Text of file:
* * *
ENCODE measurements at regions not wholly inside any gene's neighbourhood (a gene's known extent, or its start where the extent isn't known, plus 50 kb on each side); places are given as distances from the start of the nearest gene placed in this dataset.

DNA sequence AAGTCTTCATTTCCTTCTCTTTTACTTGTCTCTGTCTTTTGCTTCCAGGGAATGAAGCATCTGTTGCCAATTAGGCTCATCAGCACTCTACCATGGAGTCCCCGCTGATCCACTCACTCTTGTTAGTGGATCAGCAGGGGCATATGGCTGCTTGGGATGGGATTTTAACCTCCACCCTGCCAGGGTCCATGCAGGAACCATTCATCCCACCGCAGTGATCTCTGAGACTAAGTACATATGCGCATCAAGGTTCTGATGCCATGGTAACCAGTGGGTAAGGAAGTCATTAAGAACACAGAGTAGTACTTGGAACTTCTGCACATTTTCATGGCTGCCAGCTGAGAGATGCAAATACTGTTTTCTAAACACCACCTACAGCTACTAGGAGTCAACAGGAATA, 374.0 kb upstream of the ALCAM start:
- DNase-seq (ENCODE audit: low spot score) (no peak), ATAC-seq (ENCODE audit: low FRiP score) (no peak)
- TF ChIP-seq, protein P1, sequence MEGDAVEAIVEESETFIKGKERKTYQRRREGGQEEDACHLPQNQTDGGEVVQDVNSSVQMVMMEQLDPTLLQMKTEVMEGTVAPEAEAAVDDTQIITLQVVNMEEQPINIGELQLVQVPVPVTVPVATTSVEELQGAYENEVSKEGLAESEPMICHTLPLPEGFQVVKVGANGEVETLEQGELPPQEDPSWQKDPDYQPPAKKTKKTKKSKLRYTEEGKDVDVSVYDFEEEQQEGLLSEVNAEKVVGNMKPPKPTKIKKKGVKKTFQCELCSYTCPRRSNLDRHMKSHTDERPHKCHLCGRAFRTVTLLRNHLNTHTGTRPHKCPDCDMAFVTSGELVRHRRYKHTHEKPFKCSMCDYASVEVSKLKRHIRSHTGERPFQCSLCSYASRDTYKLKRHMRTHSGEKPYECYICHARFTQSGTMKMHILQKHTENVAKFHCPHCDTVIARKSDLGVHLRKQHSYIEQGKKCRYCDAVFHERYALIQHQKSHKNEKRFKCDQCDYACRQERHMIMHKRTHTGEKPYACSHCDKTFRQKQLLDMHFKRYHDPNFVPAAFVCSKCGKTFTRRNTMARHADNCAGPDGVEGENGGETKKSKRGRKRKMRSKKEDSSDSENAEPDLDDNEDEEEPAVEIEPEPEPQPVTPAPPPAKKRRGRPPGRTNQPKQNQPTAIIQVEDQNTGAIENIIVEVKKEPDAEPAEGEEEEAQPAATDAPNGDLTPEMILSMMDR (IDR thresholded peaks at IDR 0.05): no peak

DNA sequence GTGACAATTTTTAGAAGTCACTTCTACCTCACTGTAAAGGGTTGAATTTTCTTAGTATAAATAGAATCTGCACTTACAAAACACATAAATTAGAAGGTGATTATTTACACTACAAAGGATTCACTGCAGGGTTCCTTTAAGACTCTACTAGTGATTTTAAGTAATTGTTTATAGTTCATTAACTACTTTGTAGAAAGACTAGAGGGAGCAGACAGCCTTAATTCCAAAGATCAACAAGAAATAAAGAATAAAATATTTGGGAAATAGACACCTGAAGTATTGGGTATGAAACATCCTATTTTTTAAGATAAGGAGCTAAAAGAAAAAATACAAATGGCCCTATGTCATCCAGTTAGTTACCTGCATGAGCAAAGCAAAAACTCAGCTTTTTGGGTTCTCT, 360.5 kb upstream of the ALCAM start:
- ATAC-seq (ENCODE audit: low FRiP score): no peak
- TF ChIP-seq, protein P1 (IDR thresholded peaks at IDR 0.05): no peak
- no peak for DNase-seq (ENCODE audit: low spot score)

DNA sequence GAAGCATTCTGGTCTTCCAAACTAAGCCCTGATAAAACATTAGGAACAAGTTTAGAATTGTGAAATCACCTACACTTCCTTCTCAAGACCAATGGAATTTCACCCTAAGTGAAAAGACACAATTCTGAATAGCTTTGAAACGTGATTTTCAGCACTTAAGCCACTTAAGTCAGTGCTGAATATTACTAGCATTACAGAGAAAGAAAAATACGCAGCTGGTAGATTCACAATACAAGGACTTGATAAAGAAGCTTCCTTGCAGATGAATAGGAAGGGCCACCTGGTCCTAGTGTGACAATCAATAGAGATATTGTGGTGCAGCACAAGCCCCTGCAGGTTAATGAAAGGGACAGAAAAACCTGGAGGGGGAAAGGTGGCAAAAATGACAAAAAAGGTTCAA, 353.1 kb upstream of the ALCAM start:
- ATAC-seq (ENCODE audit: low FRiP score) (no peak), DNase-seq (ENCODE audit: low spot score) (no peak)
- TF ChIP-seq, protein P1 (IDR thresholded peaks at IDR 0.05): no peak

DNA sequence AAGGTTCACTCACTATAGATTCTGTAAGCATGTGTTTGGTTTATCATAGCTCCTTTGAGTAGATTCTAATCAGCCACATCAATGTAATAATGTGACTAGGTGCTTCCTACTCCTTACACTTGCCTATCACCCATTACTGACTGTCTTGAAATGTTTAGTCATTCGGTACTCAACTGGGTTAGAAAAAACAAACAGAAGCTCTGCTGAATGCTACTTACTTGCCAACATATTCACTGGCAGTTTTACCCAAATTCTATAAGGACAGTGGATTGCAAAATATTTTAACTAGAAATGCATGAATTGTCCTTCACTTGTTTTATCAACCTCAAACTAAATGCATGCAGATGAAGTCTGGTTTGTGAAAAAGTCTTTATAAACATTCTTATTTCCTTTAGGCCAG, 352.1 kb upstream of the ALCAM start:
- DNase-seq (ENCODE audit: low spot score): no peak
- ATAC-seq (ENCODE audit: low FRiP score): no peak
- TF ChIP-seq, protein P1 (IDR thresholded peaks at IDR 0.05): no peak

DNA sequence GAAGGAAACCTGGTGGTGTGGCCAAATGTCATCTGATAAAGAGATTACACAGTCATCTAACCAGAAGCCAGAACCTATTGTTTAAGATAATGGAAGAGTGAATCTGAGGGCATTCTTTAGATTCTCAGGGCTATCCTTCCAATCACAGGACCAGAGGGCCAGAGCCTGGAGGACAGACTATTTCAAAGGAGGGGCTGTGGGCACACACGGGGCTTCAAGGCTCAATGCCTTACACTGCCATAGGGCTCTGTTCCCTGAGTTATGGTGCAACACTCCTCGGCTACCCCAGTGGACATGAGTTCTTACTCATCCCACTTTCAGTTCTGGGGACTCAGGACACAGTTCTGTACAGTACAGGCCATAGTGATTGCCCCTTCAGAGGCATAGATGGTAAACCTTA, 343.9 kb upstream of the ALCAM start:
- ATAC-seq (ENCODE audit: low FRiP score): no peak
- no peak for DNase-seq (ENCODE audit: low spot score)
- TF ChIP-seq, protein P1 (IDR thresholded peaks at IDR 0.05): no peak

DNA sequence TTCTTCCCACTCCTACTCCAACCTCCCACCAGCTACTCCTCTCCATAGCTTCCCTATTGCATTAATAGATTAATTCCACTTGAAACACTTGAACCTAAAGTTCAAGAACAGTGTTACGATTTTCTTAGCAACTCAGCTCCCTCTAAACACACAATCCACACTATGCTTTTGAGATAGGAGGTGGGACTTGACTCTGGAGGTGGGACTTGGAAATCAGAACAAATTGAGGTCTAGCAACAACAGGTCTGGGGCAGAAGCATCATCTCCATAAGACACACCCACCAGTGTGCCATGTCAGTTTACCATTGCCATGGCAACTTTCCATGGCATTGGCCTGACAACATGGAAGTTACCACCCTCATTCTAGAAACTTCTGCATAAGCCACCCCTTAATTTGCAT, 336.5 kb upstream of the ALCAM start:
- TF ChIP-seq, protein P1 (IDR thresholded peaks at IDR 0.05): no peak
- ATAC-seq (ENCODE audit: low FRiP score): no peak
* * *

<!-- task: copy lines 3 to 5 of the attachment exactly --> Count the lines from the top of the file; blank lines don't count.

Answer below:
- DNase-seq (ENCODE audit: low spot score) (no peak), ATAC-seq (ENCODE audit: low FRiP score) (no peak)
- TF ChIP-seq, protein P1, sequence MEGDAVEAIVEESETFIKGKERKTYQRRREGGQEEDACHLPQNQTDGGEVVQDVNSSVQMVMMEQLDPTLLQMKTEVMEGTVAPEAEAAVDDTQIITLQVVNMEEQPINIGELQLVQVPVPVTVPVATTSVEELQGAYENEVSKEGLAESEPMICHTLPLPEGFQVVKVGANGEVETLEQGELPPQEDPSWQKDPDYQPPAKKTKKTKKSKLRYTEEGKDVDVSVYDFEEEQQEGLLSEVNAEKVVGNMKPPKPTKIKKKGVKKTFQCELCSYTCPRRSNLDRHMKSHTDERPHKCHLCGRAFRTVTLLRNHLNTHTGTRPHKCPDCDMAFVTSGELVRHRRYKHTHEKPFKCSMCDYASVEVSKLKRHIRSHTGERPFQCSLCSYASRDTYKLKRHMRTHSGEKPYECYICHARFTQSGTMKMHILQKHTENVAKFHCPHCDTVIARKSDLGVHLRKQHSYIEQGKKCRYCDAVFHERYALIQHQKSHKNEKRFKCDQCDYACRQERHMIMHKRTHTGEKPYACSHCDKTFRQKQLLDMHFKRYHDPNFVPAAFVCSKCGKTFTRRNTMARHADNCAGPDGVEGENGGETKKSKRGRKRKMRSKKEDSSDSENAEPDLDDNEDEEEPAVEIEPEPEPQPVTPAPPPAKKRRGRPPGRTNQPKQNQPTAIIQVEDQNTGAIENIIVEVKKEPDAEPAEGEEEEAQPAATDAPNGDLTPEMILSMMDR (IDR thresholded peaks at IDR 0.05): no peak

DNA sequence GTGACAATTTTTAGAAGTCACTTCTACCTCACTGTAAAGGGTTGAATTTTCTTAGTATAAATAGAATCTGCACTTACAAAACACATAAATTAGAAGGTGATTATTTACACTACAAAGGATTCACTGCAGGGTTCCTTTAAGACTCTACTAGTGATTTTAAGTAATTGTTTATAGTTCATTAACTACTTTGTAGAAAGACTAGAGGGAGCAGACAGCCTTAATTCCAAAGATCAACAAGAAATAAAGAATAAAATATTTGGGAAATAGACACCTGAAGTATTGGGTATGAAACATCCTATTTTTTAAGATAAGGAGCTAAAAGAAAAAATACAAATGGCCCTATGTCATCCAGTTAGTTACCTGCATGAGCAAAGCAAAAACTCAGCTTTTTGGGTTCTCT, 360.5 kb upstream of the ALCAM start: